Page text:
Currently, there is no clinical evidence indicating the COVID-19 virus can be transmitted through breast milk. To date, the virus has not been found in samples of amniotic fluid or breast milk. In fact, researchers have found that the cells that make your breast milk do not have the receptors or biological gates that COVID-19 needs to enter, so your breast milk is always virus-free. COVID-19 is transmitted through respiratory droplets, so using a mask and handwashing are what prevents it from infecting anyone else.

From the World Health Organization: “Mothers and infants should be enabled to remain together and practice skin-to-skin contact … and to practice rooming-in throughout the day and night, especially immediately after birth during establishment of breastfeeding, whether they or their infants have suspected, probable or confirmed COVID-19 virus infection.”

COVID-19 Vaccines While Pregnant or Breastfeeding

Pregnant and recently pregnant people are more likely to get severely ill with COVID-19 compared with non-pregnant people. Getting a COVID-19 vaccine can protect you from severe illness from COVID-19. The vaccination is recommended for all people age 12 years and older, including people who are pregnant, breastfeeding, trying to get pregnant, or might become pregnant in the future.

Recent reports have shown that breastfeeding people who have received mRNA COVID-19 vaccines have antibodies in their breast milk, which could help protect their babies. More data are needed to determine what protection these antibodies may provide to the baby. We encourage you to get vaccinated against COVID-19 – talk with your provider.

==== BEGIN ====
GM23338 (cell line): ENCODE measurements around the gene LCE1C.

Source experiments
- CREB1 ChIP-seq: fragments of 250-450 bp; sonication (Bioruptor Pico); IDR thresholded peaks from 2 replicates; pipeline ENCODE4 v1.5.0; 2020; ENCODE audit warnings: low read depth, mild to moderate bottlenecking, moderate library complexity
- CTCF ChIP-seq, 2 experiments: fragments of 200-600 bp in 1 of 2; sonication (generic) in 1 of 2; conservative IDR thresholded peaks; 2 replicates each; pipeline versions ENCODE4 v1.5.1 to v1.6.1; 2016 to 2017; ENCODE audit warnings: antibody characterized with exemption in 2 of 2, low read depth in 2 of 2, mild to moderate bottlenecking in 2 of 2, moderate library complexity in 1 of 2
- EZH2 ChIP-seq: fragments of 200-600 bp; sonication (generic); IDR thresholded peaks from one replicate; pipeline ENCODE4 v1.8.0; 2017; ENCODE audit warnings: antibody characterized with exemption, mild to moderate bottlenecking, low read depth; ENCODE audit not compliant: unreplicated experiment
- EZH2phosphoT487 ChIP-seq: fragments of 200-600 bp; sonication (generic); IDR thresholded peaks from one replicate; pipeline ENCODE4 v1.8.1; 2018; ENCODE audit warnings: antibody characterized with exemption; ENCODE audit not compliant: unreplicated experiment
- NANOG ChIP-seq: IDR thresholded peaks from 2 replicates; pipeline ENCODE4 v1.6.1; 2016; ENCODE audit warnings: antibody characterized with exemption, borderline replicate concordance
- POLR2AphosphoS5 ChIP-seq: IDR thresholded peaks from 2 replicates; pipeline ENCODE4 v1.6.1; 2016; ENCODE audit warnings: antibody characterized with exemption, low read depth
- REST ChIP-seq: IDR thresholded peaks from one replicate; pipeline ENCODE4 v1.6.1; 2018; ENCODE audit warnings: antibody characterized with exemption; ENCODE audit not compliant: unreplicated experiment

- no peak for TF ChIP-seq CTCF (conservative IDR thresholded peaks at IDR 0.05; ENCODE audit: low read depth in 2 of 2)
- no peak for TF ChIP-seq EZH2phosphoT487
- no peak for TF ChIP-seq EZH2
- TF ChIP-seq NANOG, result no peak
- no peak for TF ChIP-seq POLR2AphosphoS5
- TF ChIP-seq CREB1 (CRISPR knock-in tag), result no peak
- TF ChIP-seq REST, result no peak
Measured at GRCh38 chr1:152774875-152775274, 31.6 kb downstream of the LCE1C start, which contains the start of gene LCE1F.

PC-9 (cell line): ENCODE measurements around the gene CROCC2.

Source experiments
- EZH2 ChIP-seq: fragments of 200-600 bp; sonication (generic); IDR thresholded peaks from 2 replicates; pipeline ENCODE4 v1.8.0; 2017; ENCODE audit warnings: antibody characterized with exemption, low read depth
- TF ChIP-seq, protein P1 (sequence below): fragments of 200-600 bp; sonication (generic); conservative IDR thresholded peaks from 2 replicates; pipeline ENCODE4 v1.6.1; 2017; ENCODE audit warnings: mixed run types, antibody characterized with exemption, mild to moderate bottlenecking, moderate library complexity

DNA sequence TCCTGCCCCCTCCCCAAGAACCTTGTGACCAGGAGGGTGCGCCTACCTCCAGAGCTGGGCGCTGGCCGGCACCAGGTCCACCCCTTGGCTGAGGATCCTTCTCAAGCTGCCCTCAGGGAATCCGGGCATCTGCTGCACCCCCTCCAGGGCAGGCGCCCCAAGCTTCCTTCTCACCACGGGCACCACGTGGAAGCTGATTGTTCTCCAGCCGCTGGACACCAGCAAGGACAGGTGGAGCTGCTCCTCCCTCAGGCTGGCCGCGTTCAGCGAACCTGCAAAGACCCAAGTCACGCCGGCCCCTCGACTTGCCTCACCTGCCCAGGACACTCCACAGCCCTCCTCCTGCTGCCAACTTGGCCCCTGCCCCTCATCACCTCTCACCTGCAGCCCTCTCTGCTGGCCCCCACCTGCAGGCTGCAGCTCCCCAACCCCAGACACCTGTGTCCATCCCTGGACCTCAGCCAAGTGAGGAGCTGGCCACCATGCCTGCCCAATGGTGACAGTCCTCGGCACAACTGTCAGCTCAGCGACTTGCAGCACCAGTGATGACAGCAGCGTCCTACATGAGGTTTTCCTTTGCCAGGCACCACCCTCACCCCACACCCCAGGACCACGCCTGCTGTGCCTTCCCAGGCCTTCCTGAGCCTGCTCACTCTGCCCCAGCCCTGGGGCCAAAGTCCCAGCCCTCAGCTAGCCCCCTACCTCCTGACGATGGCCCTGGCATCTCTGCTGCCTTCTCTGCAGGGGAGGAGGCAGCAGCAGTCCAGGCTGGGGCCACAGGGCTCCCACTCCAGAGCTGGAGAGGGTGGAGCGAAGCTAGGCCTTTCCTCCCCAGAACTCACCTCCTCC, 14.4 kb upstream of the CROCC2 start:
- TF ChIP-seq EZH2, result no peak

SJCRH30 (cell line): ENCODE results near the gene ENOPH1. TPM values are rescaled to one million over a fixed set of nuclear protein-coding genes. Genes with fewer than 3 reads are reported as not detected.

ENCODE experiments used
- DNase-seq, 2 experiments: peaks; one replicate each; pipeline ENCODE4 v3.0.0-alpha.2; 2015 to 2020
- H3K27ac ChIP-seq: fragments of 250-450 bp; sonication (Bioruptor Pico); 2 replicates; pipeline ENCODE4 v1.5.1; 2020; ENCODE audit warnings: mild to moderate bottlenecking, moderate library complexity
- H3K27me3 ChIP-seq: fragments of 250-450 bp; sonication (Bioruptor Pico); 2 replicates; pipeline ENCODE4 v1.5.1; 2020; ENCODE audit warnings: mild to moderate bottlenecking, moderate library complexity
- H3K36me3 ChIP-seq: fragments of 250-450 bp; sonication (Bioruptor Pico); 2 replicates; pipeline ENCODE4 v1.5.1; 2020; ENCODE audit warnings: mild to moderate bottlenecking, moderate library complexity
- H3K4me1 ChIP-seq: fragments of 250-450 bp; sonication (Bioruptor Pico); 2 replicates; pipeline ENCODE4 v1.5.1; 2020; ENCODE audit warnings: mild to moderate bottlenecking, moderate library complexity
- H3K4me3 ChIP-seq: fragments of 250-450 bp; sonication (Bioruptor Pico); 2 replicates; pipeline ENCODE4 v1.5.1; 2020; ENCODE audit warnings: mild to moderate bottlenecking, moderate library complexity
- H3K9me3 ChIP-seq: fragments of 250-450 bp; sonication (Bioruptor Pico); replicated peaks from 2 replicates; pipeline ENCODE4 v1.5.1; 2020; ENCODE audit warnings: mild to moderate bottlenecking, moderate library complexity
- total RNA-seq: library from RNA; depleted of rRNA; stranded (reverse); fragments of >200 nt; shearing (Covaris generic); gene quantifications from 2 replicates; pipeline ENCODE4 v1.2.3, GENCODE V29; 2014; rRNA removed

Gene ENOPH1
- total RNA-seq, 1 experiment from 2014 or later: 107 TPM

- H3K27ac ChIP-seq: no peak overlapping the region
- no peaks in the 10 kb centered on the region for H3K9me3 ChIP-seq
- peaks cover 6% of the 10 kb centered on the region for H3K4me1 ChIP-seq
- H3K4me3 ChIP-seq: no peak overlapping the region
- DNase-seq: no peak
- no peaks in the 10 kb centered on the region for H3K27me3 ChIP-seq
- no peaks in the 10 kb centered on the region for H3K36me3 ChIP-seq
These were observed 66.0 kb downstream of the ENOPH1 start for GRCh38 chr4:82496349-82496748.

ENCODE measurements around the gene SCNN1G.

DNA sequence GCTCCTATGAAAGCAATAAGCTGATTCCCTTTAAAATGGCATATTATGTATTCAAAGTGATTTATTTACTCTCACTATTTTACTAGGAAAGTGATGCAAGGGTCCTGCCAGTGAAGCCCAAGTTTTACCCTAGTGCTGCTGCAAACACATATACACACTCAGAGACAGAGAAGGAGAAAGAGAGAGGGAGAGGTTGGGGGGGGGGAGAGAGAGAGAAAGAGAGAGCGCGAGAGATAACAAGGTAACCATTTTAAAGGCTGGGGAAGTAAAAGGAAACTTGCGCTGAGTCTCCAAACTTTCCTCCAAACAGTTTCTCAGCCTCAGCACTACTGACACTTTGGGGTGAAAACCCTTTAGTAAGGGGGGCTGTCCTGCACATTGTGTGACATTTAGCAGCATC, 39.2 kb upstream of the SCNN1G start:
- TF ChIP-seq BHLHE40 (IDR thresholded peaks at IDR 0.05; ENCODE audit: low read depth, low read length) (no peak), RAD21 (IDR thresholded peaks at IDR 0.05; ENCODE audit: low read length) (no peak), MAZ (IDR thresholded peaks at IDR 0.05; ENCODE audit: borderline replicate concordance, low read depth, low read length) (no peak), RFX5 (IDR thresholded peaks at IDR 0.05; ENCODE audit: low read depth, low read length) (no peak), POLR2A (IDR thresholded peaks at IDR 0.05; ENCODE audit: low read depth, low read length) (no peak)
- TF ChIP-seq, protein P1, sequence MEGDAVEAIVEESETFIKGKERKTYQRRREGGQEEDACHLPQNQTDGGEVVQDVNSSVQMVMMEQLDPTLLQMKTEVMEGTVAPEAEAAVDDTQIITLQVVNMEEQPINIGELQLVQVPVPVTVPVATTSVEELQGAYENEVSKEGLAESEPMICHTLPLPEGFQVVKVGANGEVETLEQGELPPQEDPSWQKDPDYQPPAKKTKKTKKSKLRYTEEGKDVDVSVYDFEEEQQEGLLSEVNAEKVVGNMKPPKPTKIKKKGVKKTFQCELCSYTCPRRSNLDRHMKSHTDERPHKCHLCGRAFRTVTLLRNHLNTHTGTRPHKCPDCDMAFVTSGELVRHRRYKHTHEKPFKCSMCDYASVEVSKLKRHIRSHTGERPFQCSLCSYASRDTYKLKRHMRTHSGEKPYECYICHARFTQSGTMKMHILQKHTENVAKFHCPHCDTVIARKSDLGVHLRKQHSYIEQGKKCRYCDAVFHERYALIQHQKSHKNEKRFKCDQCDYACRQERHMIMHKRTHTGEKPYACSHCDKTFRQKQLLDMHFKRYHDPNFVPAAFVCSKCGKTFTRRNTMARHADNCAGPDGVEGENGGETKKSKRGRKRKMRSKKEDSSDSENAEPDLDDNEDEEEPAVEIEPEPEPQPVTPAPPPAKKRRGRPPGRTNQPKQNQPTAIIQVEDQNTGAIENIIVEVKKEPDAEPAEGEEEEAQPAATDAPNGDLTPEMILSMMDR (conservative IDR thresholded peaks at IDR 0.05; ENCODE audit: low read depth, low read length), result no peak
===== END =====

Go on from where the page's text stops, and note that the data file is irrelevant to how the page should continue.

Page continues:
Learn more from the CDC.

If you Have Questions or Need Help

To help ensure safe breastfeeding practices, and to answer your questions, the Ohio Department of Health has implemented a toll-free 24/7 Statewide Breastfeeding Hotline available to everyone across the state. 

It is operated by The Appalachian Breastfeeding Network and staffed by live, trained lactation professionals. Services are available free of charge to all callers, including mothers, their families and partners, expectant parents, and health care providers. The hotline number is 1-888-588-3423Learn more here.

Breastfeeding Resources

The links on this page provide additional information on breastfeeding support agencies, organizations and individuals in Ohio and elsewhere who can help with any problems or concerns related to breastfeeding.